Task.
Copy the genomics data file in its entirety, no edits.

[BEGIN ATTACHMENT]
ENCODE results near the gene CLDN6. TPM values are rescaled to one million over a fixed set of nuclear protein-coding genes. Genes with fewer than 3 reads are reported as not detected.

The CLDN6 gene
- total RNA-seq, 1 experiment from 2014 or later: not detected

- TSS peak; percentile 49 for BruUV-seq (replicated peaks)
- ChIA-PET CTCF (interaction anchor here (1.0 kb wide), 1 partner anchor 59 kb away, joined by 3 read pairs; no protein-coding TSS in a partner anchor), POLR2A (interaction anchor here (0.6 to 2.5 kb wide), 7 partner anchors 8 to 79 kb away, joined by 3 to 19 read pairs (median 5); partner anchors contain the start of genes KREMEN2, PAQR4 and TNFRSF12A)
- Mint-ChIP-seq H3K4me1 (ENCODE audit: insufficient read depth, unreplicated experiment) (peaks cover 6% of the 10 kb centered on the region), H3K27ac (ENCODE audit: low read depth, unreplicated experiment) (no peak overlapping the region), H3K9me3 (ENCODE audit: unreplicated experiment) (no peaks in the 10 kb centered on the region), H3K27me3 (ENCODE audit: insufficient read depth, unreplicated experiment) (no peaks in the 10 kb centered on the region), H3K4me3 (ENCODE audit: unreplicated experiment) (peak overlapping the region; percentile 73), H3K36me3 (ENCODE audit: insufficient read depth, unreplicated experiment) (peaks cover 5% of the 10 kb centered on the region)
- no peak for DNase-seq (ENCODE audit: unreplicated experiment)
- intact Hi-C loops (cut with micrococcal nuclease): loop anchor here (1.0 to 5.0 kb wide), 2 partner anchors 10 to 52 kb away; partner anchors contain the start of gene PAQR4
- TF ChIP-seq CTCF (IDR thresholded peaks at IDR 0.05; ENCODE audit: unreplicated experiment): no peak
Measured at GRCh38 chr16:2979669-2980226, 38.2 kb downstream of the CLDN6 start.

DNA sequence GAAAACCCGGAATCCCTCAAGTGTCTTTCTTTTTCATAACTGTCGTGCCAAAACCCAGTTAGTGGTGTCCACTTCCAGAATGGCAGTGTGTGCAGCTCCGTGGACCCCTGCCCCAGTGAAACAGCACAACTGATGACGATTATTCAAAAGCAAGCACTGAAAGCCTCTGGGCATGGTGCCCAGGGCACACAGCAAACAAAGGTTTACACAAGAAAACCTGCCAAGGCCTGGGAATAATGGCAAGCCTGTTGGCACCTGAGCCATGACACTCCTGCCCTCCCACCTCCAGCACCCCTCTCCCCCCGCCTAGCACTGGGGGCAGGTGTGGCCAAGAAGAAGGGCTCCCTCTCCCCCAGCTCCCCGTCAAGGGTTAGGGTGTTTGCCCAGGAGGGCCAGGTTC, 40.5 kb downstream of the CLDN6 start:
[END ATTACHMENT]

ENCODE results near the gene CLDN6. TPM values are rescaled to one million over a fixed set of nuclear protein-coding genes. Genes with fewer than 3 reads are reported as not detected.

The CLDN6 gene
- total RNA-seq, 1 experiment from 2014 or later: not detected

- TSS peak; percentile 49 for BruUV-seq (replicated peaks)
- ChIA-PET CTCF (interaction anchor here (1.0 kb wide), 1 partner anchor 59 kb away, joined by 3 read pairs; no protein-coding TSS in a partner anchor), POLR2A (interaction anchor here (0.6 to 2.5 kb wide), 7 partner anchors 8 to 79 kb away, joined by 3 to 19 read pairs (median 5); partner anchors contain the start of genes KREMEN2, PAQR4 and TNFRSF12A)
- Mint-ChIP-seq H3K4me1 (ENCODE audit: insufficient read depth, unreplicated experiment) (peaks cover 6% of the 10 kb centered on the region), H3K27ac (ENCODE audit: low read depth, unreplicated experiment) (no peak overlapping the region), H3K9me3 (ENCODE audit: unreplicated experiment) (no peaks in the 10 kb centered on the region), H3K27me3 (ENCODE audit: insufficient read depth, unreplicated experiment) (no peaks in the 10 kb centered on the region), H3K4me3 (ENCODE audit: unreplicated experiment) (peak overlapping the region; percentile 73), H3K36me3 (ENCODE audit: insufficient read depth, unreplicated experiment) (peaks cover 5% of the 10 kb centered on the region)
- no peak for DNase-seq (ENCODE audit: unreplicated experiment)
- intact Hi-C loops (cut with micrococcal nuclease): loop anchor here (1.0 to 5.0 kb wide), 2 partner anchors 10 to 52 kb away; partner anchors contain the start of gene PAQR4
- TF ChIP-seq CTCF (IDR thresholded peaks at IDR 0.05; ENCODE audit: unreplicated experiment): no peak
Measured at GRCh38 chr16:2979669-2980226, 38.2 kb downstream of the CLDN6 start.

DNA sequence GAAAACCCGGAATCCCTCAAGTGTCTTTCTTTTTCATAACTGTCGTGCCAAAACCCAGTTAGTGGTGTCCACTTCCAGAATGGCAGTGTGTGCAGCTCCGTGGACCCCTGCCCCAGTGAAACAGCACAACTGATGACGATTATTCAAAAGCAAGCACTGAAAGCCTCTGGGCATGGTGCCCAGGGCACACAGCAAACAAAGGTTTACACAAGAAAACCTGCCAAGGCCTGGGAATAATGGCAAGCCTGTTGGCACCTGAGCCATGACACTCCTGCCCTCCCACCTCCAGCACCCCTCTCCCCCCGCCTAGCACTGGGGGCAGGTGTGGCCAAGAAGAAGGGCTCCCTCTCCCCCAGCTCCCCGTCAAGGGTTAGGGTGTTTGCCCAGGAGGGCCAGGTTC, 40.5 kb downstream of the CLDN6 start: